The laser-cut paper is vanilla on one side and white on the other. Since my card base was white and the bride’s dress would be too, I chose to use the vanilla side of the lace oval. And then I decided it needed something else. It felt too plain and too neutral. I kept “seeing” pink with this stamp and card, but the last two wedding cards I created had pink hues in them, so I tried to use other colors.

I have to keep trying. I did manage to sneak in an orange and a dark purple…but there’s still pink. So when I was looking at the oval and trying out colors in my head, I started sponging Bundled Sage Distress ink onto it, thinking winter colors. But then I picked up Tattered Rose and sponged it on too. (Evidently those colors should have gone on in the reverse order.) I added a second layer and different sponging before I was done. And then I got an idea, when I realized that the ink was drying slowly enough to get onto my hand as I held the card. (This is subconscious Pinterest at work in my brain, I think. Lol!)

One of the retired products in my stash that I need to use more of is our Iridescent Ice Stampin’ Emboss Powder. I’ve only used it in small bits until now…but I remembered seeing others do a whole-scene kind of treatment with it. I wasn’t even entirely sure I remembered how this product worked since I bought it late in the game, but the paper was definitely ready to be treated – it was still inky. My friend E assured me that I could indeed use Distress inks for embossing. So I got out my catch-all tray and my coffee filter and proceeded to pour the Iridescent Ice powder overtop (hoping I was making the right decision and not ruining a lovely piece of paper) and then heat embossed it, as the label suggested, three timesย  before I finally saw the powder changing and understood what it was going to look like or do.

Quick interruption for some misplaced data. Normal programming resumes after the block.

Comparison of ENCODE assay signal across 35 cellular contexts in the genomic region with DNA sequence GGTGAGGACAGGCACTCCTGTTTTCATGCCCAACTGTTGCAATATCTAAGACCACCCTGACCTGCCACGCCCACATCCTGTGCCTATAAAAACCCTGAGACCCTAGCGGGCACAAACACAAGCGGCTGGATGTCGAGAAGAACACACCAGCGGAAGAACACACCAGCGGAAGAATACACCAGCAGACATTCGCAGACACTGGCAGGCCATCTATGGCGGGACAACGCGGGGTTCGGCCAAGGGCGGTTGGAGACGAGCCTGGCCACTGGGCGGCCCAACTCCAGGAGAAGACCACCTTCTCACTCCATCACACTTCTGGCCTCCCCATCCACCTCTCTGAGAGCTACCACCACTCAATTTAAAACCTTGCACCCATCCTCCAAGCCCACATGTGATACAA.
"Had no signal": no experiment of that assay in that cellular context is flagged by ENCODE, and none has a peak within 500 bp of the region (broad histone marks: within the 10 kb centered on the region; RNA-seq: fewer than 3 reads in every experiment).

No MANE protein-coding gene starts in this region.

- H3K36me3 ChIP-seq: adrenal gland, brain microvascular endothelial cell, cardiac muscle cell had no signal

Turns out I love this look. It reminds me of our Dazzling Diamonds Glimmer Paper except it’s not as thick and has slightly different colors. I’ll have to try this technique again sometime. I also appreciate how the pink and green sponged inks are still coming through the translucentness of the embossing powder. It’s faint, but it works.

With the lace oval paper finished, I turned my attention to the bride stamp. I chose Archival Basic Gray ink because it felt like black would be too harsh and bold against the soft oval. I had to stamp the bride several times with my stamp platform because it was the first time I’d used the stamp and I hadn’t prepared it even though I know better. So my outline got a little thicker than I’d intended.

After she was stamped, I watercolored the bride’s hair, skin, bow, and flowers with watercolor pencils and used an AquaPainter on those places afterward. For the dress, I decided to experiment with some Nuvo Crystal Drops (Ivory Seashell color) new to my stash. Since that is also translucent, I was hoping it would soften the lines of the dress if I covered them with the liquid. I later went back over the dress again, using a paintbrush to smooth out the Drops on the paper. I also took Wink of Stella to the bride’s bouquet (though I erred first and grabbed my White instead of my Clear. Once it dried, I realized what I had done and went back over the bouquet with Clear as well.) It sparkles more in person than in the photo.